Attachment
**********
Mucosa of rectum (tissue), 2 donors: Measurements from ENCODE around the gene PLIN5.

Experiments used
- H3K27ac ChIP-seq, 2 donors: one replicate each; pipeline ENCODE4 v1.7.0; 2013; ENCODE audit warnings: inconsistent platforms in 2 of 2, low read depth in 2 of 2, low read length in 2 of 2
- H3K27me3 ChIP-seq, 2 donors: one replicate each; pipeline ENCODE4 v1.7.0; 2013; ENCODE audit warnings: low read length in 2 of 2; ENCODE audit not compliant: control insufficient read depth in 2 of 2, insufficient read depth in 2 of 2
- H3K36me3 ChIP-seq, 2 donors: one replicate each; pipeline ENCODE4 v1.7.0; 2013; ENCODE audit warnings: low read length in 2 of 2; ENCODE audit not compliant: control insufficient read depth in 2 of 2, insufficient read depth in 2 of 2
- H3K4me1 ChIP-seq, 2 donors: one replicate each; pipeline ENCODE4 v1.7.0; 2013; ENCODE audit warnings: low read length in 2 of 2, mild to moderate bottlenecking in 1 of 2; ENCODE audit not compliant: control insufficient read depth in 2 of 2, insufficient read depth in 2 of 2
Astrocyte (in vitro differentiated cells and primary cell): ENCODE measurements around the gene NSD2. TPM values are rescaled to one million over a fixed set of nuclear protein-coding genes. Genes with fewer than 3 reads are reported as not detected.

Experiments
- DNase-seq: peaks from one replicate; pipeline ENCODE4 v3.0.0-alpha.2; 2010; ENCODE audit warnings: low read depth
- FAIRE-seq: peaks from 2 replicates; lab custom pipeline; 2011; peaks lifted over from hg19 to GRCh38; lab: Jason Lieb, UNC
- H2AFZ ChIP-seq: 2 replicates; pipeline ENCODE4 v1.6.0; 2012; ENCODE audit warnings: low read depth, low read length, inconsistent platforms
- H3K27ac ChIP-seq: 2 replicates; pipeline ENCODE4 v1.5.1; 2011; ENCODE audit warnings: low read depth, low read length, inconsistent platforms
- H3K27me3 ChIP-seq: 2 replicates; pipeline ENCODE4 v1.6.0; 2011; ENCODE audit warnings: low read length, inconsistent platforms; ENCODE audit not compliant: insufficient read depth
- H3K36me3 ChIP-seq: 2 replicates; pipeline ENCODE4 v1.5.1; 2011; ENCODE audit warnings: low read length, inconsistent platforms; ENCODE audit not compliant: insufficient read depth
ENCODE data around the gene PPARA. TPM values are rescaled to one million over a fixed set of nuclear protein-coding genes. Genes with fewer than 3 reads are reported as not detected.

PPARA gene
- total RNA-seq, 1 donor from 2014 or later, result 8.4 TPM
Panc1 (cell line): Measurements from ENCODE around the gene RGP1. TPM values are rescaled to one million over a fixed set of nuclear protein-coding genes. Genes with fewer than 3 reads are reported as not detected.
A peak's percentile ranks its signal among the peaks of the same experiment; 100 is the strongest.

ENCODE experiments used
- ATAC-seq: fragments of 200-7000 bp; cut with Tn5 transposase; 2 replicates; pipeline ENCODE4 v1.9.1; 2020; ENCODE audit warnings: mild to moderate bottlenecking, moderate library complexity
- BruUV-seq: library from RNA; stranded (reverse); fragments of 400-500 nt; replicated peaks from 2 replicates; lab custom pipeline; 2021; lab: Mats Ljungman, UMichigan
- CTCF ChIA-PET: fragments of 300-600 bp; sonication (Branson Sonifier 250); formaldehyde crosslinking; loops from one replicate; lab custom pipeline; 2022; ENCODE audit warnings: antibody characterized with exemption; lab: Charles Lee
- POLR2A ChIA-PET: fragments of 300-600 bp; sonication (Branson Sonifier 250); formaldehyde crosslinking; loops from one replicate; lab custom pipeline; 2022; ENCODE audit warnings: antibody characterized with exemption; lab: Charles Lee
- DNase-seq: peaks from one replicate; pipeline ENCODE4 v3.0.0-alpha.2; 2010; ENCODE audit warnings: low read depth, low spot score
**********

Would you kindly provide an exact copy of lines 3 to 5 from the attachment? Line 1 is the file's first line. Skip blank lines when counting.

- H3K27ac ChIP-seq, 2 donors: one replicate each; pipeline ENCODE4 v1.7.0; 2013; ENCODE audit warnings: inconsistent platforms in 2 of 2, low read depth in 2 of 2, low read length in 2 of 2
- H3K27me3 ChIP-seq, 2 donors: one replicate each; pipeline ENCODE4 v1.7.0; 2013; ENCODE audit warnings: low read length in 2 of 2; ENCODE audit not compliant: control insufficient read depth in 2 of 2, insufficient read depth in 2 of 2
- H3K36me3 ChIP-seq, 2 donors: one replicate each; pipeline ENCODE4 v1.7.0; 2013; ENCODE audit warnings: low read length in 2 of 2; ENCODE audit not compliant: control insufficient read depth in 2 of 2, insufficient read depth in 2 of 2